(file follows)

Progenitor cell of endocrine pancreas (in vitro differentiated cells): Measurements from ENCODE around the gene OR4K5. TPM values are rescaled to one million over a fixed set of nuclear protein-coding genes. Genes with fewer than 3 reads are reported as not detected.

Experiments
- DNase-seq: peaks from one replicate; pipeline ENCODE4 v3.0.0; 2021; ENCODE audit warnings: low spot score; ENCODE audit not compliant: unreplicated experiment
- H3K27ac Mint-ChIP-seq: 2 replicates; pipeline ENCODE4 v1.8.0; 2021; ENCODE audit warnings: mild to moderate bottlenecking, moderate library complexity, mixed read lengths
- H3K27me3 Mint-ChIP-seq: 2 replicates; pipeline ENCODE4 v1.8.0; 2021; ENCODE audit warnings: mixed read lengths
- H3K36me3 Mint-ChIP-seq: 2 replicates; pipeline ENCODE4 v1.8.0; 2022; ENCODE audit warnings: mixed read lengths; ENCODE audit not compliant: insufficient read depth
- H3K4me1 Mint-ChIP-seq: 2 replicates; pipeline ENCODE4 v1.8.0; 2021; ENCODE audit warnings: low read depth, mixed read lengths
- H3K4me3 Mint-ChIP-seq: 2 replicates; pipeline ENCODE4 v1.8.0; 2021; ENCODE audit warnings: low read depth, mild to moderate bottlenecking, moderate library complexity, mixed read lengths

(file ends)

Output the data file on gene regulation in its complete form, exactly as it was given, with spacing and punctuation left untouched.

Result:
Progenitor cell of endocrine pancreas (in vitro differentiated cells): Measurements from ENCODE around the gene OR4K5. TPM values are rescaled to one million over a fixed set of nuclear protein-coding genes. Genes with fewer than 3 reads are reported as not detected.

Experiments
- DNase-seq: peaks from one replicate; pipeline ENCODE4 v3.0.0; 2021; ENCODE audit warnings: low spot score; ENCODE audit not compliant: unreplicated experiment
- H3K27ac Mint-ChIP-seq: 2 replicates; pipeline ENCODE4 v1.8.0; 2021; ENCODE audit warnings: mild to moderate bottlenecking, moderate library complexity, mixed read lengths
- H3K27me3 Mint-ChIP-seq: 2 replicates; pipeline ENCODE4 v1.8.0; 2021; ENCODE audit warnings: mixed read lengths
- H3K36me3 Mint-ChIP-seq: 2 replicates; pipeline ENCODE4 v1.8.0; 2022; ENCODE audit warnings: mixed read lengths; ENCODE audit not compliant: insufficient read depth
- H3K4me1 Mint-ChIP-seq: 2 replicates; pipeline ENCODE4 v1.8.0; 2021; ENCODE audit warnings: low read depth, mixed read lengths
- H3K4me3 Mint-ChIP-seq: 2 replicates; pipeline ENCODE4 v1.8.0; 2021; ENCODE audit warnings: low read depth, mild to moderate bottlenecking, moderate library complexity, mixed read lengths